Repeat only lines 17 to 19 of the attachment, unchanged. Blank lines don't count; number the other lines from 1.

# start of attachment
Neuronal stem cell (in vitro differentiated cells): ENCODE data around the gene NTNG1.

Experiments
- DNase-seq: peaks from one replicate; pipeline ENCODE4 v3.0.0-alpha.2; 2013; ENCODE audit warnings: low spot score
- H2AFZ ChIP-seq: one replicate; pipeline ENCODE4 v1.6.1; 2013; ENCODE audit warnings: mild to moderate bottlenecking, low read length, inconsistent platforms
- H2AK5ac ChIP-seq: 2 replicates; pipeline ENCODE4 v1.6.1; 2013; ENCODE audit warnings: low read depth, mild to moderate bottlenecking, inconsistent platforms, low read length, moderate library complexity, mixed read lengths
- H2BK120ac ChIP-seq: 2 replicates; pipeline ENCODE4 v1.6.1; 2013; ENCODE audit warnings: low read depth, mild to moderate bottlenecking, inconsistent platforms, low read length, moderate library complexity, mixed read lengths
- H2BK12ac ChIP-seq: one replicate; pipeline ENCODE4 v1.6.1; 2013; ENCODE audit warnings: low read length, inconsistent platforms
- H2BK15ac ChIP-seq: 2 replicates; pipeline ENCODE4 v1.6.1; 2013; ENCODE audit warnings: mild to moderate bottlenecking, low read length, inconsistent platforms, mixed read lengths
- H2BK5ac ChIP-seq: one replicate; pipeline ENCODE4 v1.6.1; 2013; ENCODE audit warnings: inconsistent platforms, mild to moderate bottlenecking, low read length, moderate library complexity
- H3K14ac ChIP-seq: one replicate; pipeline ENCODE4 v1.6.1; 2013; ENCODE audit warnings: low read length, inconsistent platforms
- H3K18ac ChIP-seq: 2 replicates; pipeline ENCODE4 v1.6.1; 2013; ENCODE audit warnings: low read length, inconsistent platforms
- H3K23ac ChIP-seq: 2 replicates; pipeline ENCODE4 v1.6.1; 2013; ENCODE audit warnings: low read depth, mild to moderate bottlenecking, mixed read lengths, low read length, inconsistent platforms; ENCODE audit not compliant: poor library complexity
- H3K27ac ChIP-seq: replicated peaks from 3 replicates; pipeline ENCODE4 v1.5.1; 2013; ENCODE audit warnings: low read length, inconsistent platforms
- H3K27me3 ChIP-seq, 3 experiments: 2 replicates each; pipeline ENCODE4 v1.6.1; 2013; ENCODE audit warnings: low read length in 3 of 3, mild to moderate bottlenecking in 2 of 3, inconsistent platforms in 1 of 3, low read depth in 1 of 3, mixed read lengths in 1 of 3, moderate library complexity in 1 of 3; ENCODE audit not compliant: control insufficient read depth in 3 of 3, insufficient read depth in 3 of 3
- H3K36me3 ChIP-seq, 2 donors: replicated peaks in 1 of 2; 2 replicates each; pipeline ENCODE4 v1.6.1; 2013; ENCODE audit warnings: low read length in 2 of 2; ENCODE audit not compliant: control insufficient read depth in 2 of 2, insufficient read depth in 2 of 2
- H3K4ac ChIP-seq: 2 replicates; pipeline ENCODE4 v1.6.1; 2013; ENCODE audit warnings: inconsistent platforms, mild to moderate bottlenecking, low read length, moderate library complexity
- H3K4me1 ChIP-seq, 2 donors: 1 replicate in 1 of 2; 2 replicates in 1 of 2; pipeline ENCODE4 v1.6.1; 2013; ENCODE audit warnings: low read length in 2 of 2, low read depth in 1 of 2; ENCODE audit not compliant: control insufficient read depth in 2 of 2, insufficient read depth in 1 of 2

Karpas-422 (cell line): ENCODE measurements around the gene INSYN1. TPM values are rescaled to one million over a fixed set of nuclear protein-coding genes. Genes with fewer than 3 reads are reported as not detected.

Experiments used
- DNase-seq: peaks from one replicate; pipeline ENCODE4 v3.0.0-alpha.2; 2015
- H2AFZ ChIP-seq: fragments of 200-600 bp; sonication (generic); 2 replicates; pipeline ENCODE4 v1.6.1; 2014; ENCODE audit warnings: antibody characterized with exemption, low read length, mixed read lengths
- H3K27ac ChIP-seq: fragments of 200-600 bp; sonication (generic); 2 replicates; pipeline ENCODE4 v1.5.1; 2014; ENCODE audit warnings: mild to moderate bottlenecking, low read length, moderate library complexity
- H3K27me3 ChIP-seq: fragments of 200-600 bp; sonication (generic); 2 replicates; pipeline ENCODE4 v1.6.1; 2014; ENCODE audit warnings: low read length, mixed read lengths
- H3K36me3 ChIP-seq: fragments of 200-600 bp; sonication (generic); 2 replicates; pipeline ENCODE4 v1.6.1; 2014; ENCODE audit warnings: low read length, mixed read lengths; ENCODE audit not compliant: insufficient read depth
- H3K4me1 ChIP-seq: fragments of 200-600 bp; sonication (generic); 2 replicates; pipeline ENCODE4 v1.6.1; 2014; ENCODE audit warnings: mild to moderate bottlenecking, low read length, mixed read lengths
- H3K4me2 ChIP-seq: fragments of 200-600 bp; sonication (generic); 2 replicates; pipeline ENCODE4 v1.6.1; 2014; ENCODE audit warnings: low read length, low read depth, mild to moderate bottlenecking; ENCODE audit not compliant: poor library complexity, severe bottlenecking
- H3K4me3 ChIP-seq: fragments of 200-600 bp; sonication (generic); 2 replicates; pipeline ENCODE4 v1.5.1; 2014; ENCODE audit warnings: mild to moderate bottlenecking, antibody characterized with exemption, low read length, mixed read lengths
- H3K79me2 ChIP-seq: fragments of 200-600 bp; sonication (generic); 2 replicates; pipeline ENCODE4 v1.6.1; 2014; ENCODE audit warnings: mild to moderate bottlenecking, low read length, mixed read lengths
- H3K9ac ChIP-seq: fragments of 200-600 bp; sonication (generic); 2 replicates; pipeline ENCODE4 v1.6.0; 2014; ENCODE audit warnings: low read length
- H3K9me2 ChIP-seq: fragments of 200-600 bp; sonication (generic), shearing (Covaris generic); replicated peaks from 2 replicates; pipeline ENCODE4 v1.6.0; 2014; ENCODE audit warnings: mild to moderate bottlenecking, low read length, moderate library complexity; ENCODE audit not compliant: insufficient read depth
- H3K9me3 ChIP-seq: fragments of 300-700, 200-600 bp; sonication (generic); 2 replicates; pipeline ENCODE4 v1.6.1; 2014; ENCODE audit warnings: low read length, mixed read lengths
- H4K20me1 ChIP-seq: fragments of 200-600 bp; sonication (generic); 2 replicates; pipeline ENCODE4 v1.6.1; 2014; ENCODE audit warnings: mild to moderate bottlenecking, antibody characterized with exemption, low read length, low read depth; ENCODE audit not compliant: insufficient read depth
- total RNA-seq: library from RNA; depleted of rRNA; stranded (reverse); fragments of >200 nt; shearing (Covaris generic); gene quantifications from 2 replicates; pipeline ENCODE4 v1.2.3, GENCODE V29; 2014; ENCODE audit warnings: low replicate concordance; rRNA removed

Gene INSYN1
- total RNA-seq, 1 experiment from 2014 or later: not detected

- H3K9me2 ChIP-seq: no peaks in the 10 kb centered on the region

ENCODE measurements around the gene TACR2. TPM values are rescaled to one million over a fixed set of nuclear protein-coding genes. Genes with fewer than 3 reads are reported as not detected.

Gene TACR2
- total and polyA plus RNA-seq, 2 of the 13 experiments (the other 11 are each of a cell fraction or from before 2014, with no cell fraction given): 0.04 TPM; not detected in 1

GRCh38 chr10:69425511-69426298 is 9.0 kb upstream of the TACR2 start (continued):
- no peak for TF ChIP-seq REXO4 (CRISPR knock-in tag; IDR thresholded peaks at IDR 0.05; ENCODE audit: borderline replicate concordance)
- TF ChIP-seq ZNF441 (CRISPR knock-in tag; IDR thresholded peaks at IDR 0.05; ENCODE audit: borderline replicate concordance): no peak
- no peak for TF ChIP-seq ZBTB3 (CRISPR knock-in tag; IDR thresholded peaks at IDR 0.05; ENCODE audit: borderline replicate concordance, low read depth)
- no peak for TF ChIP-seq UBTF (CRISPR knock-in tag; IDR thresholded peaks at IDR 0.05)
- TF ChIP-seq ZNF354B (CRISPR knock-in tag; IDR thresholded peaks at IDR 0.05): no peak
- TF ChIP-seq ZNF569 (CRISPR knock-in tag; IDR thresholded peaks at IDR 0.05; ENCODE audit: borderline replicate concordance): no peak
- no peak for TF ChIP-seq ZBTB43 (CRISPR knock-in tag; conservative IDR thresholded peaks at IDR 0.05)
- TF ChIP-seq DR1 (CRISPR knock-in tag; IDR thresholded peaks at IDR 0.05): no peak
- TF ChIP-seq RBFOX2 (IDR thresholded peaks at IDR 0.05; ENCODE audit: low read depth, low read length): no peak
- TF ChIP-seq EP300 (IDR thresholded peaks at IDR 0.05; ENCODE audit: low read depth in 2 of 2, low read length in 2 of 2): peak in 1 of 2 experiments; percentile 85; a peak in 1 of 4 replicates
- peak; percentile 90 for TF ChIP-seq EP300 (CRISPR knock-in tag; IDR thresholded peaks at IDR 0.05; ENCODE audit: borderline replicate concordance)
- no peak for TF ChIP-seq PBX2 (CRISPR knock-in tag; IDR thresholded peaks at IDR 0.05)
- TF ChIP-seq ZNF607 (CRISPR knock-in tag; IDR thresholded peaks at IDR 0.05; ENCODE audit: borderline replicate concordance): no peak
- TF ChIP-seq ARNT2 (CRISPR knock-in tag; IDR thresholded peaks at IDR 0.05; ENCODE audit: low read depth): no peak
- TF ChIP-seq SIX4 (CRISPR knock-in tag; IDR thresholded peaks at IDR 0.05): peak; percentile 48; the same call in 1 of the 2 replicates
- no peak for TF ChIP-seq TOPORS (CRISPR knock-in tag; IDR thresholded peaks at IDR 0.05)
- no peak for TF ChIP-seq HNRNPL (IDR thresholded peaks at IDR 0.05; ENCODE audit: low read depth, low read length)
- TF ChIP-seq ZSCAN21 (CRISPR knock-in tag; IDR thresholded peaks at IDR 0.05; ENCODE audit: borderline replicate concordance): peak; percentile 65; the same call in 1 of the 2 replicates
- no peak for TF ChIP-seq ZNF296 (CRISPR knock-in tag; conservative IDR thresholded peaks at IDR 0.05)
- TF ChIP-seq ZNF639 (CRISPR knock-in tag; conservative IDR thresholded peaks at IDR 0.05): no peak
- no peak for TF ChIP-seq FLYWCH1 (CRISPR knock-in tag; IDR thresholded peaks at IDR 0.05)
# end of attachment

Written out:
- H3K4me1 ChIP-seq, 2 donors: 1 replicate in 1 of 2; 2 replicates in 1 of 2; pipeline ENCODE4 v1.6.1; 2013; ENCODE audit warnings: low read length in 2 of 2, low read depth in 1 of 2; ENCODE audit not compliant: control insufficient read depth in 2 of 2, insufficient read depth in 1 of 2

Karpas-422 (cell line): ENCODE measurements around the gene INSYN1. TPM values are rescaled to one million over a fixed set of nuclear protein-coding genes. Genes with fewer than 3 reads are reported as not detected.

Experiments used